Target, Neiman Marcus Malware Creators Identified
Eastern European team developed memory-scraping Kaptoxa (BlackPOS) malware, sold it at least 40 times, says cyber-intelligence firm
A team of at least two developers created the point-of-sale malware used to hack Target, Neiman Marcus, and likely other retailers in the United States, Australia, and Canada.
So said information security intelligence firm IntelCrawler Friday in a report that named a 17-year-old Russian teenager, who used the online handle "ree" (a.k.a. ree4), suspected of being the author of the BlackPOS -- for point-of-sale -- malware. The malware is also known as Kaptoxa, or "potato" in Russian.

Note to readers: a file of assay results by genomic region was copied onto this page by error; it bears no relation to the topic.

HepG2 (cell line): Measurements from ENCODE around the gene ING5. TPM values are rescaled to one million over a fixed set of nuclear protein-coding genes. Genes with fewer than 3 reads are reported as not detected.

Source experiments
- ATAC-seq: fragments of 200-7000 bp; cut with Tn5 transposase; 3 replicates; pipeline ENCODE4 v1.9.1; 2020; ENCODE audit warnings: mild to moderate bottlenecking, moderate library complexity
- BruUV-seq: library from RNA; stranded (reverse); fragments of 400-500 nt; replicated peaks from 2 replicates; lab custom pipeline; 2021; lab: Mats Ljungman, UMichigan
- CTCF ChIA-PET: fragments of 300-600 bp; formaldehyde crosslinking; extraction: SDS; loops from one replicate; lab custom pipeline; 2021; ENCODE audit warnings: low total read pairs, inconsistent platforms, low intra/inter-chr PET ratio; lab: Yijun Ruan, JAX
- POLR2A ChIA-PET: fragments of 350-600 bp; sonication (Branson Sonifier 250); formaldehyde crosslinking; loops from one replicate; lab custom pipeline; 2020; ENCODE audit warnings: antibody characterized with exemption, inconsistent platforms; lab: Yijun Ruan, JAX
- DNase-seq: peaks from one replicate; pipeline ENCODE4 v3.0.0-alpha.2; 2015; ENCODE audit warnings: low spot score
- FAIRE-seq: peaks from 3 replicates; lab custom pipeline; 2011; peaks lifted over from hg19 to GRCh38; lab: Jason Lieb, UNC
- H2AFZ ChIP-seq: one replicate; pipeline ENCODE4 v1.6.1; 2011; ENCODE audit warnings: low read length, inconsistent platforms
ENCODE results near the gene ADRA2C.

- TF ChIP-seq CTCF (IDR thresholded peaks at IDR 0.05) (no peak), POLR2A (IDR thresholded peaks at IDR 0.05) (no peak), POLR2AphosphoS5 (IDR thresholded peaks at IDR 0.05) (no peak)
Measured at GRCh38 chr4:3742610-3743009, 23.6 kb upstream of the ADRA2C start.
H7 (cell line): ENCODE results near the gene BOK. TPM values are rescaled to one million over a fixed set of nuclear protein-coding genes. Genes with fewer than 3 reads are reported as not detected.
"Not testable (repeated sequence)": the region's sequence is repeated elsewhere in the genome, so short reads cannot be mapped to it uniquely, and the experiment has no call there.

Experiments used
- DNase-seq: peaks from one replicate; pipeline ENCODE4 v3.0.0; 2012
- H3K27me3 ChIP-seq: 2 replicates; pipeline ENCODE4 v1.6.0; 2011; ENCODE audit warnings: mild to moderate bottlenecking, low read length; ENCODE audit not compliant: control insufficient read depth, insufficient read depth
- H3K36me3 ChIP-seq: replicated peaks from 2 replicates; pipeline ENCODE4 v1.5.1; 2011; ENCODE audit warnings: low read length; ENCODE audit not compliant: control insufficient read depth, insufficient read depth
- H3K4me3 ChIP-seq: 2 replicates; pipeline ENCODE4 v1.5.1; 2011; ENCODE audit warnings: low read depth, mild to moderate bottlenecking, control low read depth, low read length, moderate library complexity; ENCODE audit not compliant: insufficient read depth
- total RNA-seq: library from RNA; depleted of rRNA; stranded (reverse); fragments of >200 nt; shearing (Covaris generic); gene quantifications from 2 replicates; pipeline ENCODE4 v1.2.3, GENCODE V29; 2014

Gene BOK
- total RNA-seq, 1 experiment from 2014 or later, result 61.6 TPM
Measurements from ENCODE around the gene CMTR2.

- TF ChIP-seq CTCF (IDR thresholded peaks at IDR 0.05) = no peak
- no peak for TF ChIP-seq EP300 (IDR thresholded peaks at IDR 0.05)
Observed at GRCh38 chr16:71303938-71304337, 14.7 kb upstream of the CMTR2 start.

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But security journalist Brian Krebs, who broke the news of the Target breach in December, questioned IntelCrawler's findings. Subsequently, the intelligence firm updated its research, naming instead a second teenage suspect, who it said shared the ree4 handle with the first suspect. "Intelcrawler apparently just changed its mind about the guy responsible for the Target POS malware," Krebs tweeted Monday. "Now they have the right guy."
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